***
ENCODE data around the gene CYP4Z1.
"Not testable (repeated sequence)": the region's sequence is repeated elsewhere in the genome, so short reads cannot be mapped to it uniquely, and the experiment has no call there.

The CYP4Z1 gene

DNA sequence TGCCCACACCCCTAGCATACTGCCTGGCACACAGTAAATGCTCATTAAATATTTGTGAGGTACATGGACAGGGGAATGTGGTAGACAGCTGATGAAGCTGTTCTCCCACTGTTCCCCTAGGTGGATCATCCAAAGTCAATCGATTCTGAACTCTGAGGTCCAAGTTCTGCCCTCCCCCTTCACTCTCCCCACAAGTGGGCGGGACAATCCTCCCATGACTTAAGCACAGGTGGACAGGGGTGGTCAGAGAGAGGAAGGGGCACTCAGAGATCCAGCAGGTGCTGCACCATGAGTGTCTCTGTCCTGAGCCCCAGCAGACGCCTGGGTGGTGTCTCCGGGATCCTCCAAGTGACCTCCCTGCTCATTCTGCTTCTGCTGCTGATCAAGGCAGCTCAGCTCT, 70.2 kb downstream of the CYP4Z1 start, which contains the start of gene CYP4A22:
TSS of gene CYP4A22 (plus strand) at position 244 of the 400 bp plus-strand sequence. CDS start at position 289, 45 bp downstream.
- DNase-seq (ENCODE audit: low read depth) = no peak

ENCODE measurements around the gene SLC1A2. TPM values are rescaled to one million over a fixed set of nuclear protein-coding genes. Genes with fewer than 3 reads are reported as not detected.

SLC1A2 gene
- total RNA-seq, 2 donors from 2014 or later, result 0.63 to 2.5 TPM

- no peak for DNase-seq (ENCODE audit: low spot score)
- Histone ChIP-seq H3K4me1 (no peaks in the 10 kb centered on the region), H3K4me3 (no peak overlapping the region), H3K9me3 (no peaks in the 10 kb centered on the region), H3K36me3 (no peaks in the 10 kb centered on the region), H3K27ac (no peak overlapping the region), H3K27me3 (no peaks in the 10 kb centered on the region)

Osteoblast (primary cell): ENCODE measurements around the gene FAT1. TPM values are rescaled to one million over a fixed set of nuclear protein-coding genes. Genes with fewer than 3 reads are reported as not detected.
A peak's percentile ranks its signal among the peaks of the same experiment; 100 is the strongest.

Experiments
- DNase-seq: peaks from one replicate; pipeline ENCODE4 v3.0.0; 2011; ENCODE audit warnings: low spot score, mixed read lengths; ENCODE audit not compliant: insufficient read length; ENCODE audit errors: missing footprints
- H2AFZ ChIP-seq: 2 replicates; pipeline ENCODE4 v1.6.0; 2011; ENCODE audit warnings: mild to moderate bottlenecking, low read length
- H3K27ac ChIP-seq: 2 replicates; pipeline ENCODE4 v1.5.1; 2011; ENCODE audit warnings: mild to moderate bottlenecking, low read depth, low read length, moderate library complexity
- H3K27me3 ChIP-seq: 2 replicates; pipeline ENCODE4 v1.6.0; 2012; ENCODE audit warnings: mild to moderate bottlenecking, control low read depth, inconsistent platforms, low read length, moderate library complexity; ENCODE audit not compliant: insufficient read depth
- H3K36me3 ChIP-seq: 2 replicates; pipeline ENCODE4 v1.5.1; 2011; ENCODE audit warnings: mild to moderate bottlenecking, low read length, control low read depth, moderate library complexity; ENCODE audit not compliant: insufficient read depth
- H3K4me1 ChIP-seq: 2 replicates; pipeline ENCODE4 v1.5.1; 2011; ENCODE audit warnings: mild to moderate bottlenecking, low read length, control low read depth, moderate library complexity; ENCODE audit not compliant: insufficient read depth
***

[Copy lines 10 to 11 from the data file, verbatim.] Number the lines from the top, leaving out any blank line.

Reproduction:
- no peak for DNase-seq (ENCODE audit: low spot score)
- Histone ChIP-seq H3K4me1 (no peaks in the 10 kb centered on the region), H3K4me3 (no peak overlapping the region), H3K9me3 (no peaks in the 10 kb centered on the region), H3K36me3 (no peaks in the 10 kb centered on the region), H3K27ac (no peak overlapping the region), H3K27me3 (no peaks in the 10 kb centered on the region)